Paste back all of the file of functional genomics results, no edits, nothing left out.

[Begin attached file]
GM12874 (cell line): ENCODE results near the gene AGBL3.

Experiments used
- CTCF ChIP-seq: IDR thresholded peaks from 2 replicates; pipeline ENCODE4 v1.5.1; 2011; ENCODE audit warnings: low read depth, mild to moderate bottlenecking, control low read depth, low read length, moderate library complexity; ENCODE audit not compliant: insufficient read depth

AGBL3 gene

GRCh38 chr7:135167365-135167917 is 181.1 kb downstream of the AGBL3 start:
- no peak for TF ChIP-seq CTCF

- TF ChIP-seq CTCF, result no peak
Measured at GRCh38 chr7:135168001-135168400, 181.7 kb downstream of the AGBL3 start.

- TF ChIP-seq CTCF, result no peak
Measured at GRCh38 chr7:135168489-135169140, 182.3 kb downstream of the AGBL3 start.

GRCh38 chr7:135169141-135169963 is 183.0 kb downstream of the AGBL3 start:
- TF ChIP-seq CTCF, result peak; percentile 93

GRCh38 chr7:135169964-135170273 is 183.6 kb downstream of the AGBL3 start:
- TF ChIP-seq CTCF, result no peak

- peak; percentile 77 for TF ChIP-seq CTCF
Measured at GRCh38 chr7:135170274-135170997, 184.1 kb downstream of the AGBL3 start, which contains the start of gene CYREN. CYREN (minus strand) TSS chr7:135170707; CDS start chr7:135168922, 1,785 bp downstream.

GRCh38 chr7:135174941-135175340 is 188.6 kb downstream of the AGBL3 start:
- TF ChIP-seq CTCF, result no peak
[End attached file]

GM12874 (cell line): ENCODE results near the gene AGBL3.

Experiments used
- CTCF ChIP-seq: IDR thresholded peaks from 2 replicates; pipeline ENCODE4 v1.5.1; 2011; ENCODE audit warnings: low read depth, mild to moderate bottlenecking, control low read depth, low read length, moderate library complexity; ENCODE audit not compliant: insufficient read depth

AGBL3 gene

GRCh38 chr7:135167365-135167917 is 181.1 kb downstream of the AGBL3 start:
- no peak for TF ChIP-seq CTCF

- TF ChIP-seq CTCF, result no peak
Measured at GRCh38 chr7:135168001-135168400, 181.7 kb downstream of the AGBL3 start.

- TF ChIP-seq CTCF, result no peak
Measured at GRCh38 chr7:135168489-135169140, 182.3 kb downstream of the AGBL3 start.

GRCh38 chr7:135169141-135169963 is 183.0 kb downstream of the AGBL3 start:
- TF ChIP-seq CTCF, result peak; percentile 93

GRCh38 chr7:135169964-135170273 is 183.6 kb downstream of the AGBL3 start:
- TF ChIP-seq CTCF, result no peak

- peak; percentile 77 for TF ChIP-seq CTCF
Measured at GRCh38 chr7:135170274-135170997, 184.1 kb downstream of the AGBL3 start, which contains the start of gene CYREN. CYREN (minus strand) TSS chr7:135170707; CDS start chr7:135168922, 1,785 bp downstream.

GRCh38 chr7:135174941-135175340 is 188.6 kb downstream of the AGBL3 start:
- TF ChIP-seq CTCF, result no peak